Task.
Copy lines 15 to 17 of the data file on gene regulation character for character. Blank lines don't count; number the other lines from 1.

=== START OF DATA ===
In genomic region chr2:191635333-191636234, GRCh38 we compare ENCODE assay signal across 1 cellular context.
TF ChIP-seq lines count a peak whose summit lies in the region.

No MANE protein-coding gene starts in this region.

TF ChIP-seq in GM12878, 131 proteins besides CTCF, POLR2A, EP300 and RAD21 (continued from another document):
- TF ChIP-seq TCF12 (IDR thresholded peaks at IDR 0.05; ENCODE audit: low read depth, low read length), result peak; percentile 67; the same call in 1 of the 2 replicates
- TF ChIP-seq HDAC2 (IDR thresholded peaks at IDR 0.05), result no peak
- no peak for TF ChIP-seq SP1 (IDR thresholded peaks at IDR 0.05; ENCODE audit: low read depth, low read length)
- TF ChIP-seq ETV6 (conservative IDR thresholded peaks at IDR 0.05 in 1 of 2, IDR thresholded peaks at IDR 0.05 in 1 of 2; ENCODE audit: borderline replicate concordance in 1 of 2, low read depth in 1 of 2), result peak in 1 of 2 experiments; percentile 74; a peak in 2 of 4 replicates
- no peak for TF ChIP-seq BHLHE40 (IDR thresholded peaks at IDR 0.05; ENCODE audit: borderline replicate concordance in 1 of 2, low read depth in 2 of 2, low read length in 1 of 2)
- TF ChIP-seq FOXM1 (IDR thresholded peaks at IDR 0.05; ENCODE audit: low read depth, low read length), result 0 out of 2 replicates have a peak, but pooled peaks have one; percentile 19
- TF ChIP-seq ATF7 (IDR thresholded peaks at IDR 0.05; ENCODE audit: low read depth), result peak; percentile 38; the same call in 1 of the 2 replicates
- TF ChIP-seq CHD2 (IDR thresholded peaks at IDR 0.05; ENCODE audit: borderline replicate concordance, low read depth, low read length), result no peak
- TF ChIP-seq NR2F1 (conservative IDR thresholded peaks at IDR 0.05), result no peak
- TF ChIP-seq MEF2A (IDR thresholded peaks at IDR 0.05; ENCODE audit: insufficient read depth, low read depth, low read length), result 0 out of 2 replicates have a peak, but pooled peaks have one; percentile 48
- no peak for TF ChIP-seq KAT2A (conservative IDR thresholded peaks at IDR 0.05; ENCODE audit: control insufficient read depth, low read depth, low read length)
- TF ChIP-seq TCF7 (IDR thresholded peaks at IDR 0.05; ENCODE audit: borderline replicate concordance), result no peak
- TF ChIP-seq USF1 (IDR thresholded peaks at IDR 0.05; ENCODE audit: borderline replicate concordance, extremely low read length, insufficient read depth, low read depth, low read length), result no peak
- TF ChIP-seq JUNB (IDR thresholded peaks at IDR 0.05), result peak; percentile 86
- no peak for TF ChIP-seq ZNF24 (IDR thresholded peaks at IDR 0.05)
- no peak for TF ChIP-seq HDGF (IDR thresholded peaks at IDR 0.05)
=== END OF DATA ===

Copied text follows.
- no peak for TF ChIP-seq KAT2A (conservative IDR thresholded peaks at IDR 0.05; ENCODE audit: control insufficient read depth, low read depth, low read length)
- TF ChIP-seq TCF7 (IDR thresholded peaks at IDR 0.05; ENCODE audit: borderline replicate concordance), result no peak
- TF ChIP-seq USF1 (IDR thresholded peaks at IDR 0.05; ENCODE audit: borderline replicate concordance, extremely low read length, insufficient read depth, low read depth, low read length), result no peak